Identifying research priorities to optimize allied health care: a modified Delphi study

Dr Anna Wong Shee1,2, Dr Renee Clapham5, Dr John Aitken3,4, Ms Jaithri Ananthapavan2, Dr Alex Donaldson4, A/Prof Kevin McNamara2, Dr Anna Ugalde2, A/Prof Vincent Versace2

1Ballarat Health Services, Ballarat, Australia, 2Deakin University, Warrnambool, Australia, 3Rural Northwest Health, Warracknabeal, Australia, 4La Trobe University, Bundoora, Australia, 5St Vincent’s Hospital, Melbourne, Australia

It is vital that health services research addresses issues that are both important to patients and meets health service needs or gaps. The aim of this study was to engage rural and regional communities, clinicians and academics to identify actionable health research priorities for translation into practice in the Grampians region.

The study phases included: (1) surveys and community forums to identify important health issues; (2) focus groups with consumers and health professionals to identify values considered important for determining priorities; (3) an innovative online concept mapping approach to engage stakeholder groups (consumers, health service professionals and researchers) to generate overarching themes from the identified health/healthcare issues and rate issues using the priority setting criteria; and (4) developing tractable research questions for the high-priority issues.

Overall, 117 community members and 70 health professionals identified 400 health/healthcare issues. Community forums identified issues related to access; costs; geographical, social and cultural isolation; and lack of services and suitably qualified health professionals in rural areas. Six focus groups (16 community members, 16 health professionals) identified three key values for prioritising health issues: equal access for equal need; effectiveness; and health impact (number of people affected).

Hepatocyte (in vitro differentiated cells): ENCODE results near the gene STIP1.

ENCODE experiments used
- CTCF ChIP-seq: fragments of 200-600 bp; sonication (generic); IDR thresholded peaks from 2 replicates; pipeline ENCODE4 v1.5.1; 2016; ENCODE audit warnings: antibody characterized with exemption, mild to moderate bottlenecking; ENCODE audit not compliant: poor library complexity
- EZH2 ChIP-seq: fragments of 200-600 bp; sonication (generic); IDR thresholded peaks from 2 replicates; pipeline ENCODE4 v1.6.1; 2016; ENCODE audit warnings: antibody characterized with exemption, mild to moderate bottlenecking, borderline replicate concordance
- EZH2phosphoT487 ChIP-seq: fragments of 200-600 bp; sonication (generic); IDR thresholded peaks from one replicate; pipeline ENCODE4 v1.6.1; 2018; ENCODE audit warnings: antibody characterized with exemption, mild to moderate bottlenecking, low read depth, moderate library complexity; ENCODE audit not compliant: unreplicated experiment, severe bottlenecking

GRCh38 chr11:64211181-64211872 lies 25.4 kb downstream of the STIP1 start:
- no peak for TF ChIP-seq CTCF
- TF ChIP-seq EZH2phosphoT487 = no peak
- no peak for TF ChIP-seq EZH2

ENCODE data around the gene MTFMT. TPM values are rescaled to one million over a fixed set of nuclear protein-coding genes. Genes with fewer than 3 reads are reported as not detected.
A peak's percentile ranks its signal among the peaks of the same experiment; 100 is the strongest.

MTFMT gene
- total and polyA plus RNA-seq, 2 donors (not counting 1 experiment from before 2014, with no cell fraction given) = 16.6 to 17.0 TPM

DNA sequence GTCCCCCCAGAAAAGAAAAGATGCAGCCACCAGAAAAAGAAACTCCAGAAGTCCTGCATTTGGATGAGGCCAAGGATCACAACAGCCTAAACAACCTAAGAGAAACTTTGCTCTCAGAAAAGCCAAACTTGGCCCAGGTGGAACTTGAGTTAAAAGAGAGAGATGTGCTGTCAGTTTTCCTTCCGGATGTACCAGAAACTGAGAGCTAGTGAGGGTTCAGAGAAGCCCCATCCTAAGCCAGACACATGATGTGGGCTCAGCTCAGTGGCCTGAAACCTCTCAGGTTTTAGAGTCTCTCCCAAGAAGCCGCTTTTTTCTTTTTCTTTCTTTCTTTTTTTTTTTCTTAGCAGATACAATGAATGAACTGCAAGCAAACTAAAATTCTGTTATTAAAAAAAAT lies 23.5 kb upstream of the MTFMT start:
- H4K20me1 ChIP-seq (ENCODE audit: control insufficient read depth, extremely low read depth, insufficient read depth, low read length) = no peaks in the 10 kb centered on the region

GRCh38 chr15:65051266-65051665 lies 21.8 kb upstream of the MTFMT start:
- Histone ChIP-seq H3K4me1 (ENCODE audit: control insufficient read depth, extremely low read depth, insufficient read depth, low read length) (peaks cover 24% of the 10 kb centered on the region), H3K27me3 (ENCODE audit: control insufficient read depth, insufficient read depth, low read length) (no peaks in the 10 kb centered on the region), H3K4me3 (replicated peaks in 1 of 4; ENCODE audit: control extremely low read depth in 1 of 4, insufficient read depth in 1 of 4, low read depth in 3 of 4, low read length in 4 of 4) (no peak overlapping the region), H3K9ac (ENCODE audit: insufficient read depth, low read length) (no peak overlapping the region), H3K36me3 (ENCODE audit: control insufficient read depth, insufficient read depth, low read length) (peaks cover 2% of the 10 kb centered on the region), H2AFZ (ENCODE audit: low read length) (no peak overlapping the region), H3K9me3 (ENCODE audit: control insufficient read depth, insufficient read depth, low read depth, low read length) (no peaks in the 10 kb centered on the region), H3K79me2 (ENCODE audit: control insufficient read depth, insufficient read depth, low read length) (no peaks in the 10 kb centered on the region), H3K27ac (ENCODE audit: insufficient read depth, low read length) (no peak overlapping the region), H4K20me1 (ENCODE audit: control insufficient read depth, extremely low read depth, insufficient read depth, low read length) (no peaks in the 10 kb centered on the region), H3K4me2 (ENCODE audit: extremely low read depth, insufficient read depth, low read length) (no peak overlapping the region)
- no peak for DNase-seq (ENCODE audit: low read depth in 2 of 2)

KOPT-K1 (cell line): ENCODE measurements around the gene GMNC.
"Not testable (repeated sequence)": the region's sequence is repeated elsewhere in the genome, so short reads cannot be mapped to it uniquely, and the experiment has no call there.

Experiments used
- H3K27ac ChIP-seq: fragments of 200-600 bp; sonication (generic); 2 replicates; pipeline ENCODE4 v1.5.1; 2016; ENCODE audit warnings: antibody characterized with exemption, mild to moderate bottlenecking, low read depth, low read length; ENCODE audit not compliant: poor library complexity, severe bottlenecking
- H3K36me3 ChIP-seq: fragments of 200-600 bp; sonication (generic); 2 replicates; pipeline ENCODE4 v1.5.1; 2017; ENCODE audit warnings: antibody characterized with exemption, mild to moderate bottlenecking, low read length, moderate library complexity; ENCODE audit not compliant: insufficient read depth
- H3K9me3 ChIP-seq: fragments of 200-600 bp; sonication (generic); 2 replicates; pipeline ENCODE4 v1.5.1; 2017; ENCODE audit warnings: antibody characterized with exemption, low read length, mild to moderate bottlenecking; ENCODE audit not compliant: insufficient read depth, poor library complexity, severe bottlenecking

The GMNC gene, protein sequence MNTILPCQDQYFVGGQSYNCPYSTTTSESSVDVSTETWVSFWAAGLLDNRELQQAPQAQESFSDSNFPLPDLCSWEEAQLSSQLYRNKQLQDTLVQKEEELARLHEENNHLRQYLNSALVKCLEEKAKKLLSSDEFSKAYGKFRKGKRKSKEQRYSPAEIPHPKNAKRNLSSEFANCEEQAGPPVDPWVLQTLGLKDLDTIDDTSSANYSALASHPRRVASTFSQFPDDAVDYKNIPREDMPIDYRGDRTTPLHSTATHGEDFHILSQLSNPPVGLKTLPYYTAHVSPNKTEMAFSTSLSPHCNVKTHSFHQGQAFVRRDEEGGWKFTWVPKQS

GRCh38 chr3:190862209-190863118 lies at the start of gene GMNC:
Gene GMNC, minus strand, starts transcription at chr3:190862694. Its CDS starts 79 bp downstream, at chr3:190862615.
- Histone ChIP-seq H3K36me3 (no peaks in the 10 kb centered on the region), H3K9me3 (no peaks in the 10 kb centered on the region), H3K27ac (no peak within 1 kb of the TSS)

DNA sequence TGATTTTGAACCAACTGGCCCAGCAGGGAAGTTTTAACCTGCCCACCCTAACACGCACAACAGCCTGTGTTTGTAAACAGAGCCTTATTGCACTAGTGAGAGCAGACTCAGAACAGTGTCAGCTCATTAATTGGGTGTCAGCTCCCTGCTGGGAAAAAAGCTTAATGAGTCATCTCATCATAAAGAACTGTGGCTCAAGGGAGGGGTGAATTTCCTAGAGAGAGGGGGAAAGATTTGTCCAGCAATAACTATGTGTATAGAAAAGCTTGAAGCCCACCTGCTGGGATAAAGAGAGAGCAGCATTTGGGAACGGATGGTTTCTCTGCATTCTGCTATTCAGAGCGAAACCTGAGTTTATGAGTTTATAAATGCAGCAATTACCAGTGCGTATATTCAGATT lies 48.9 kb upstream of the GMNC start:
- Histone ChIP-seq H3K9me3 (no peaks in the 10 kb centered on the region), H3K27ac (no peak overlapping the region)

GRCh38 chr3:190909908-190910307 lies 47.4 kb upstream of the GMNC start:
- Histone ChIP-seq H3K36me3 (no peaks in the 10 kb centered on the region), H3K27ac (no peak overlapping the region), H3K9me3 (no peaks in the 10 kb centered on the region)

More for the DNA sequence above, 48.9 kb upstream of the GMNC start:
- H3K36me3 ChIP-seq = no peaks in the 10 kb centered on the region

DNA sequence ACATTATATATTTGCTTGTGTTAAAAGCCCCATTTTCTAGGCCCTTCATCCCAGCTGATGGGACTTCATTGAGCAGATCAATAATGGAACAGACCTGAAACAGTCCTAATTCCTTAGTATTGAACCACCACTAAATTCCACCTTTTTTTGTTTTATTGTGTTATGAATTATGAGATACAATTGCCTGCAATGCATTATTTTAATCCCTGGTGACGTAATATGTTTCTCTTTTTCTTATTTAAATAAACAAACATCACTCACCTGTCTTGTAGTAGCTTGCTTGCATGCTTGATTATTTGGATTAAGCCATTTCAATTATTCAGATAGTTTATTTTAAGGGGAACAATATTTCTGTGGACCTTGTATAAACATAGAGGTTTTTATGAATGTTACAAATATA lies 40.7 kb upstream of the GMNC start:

Use of a consensus process for co-designing allied health research priorities will enhance the relevance of health research, facilitate adoption of research findings into practice and ultimately improve patient outcomes in the Grampians region. This project has given clinicians and consumers a voice and ownership over research decision-making and can drive a program of clinically important research.


A/Prof Anna Wong Shee holds a co-funded joint position with Ballarat Health Services and Deakin University. She is a registered Physiotherapist with over 20 years of experience in Australia and the USA.  Anna’s research interests include health professional research capacity and capability building, health services research, and health economic evaluations. Anna also has a broad expertise relating to allied health services and health service policy in regional Victoria.

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